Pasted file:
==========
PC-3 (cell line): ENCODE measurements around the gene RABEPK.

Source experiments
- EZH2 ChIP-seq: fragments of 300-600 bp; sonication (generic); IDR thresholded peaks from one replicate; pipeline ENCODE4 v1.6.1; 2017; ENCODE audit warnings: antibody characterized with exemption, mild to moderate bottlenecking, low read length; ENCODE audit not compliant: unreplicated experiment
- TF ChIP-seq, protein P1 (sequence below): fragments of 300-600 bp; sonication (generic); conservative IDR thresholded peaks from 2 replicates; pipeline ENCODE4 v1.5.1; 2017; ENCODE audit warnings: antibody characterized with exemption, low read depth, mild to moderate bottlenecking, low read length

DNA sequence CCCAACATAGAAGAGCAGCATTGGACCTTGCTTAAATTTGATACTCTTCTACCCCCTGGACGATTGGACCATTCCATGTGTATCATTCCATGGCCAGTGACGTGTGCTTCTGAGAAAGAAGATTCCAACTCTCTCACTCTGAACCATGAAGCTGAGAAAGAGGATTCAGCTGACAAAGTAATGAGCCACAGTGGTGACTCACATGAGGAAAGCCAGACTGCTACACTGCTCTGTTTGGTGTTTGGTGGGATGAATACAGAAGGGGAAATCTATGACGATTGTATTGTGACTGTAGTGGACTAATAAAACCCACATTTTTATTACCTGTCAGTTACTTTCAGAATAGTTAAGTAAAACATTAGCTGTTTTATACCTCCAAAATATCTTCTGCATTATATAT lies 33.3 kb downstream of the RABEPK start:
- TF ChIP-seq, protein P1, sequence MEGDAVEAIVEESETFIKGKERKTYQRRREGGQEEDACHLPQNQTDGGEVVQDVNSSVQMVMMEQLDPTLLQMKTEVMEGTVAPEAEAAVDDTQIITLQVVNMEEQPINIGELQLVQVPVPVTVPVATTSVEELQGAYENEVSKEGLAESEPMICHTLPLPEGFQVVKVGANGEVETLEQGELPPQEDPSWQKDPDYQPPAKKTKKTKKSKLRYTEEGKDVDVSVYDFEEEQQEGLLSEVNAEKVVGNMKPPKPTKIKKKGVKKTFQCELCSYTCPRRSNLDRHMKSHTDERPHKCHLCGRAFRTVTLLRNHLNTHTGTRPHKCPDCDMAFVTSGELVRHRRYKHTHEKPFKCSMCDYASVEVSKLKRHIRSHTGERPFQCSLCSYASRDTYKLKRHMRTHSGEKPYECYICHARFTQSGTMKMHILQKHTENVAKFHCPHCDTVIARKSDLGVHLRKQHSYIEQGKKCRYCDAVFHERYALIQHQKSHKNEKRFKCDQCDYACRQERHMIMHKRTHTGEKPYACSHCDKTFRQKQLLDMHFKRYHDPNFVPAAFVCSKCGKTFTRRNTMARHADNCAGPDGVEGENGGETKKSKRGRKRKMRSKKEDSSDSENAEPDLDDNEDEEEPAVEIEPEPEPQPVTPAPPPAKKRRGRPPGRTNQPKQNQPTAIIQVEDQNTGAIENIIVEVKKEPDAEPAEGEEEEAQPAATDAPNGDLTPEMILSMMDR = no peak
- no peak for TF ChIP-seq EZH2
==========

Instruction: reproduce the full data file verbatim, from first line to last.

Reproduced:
PC-3 (cell line): ENCODE measurements around the gene RABEPK.

Source experiments
- EZH2 ChIP-seq: fragments of 300-600 bp; sonication (generic); IDR thresholded peaks from one replicate; pipeline ENCODE4 v1.6.1; 2017; ENCODE audit warnings: antibody characterized with exemption, mild to moderate bottlenecking, low read length; ENCODE audit not compliant: unreplicated experiment
- TF ChIP-seq, protein P1 (sequence below): fragments of 300-600 bp; sonication (generic); conservative IDR thresholded peaks from 2 replicates; pipeline ENCODE4 v1.5.1; 2017; ENCODE audit warnings: antibody characterized with exemption, low read depth, mild to moderate bottlenecking, low read length

DNA sequence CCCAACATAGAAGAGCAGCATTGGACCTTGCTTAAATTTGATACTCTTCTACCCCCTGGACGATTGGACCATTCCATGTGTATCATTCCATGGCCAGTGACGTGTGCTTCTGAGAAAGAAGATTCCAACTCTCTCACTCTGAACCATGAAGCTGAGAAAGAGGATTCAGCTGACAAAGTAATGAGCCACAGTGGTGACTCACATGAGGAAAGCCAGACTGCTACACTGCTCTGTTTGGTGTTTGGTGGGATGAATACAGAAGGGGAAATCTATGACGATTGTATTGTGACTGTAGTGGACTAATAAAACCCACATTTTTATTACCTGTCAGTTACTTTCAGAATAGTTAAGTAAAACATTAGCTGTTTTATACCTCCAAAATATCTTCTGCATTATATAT lies 33.3 kb downstream of the RABEPK start:
- TF ChIP-seq, protein P1, sequence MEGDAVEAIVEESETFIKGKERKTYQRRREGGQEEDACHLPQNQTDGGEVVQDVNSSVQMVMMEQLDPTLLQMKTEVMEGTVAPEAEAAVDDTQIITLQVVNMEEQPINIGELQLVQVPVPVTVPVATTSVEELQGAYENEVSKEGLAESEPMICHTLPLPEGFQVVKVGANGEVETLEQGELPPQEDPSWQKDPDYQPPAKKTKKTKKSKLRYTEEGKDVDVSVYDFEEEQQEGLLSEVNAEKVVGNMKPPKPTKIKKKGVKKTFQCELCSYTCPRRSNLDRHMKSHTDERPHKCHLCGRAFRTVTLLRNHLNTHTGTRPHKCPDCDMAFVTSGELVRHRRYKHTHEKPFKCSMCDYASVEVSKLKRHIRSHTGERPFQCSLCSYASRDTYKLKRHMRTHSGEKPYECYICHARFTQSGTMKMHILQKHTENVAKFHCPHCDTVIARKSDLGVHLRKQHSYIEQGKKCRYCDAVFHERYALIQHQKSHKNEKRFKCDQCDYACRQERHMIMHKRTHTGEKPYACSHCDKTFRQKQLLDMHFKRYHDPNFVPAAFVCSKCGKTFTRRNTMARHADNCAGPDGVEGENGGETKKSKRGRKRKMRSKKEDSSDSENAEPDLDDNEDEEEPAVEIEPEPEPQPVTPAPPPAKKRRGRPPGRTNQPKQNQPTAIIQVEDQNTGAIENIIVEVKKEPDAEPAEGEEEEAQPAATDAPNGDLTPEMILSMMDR = no peak
- no peak for TF ChIP-seq EZH2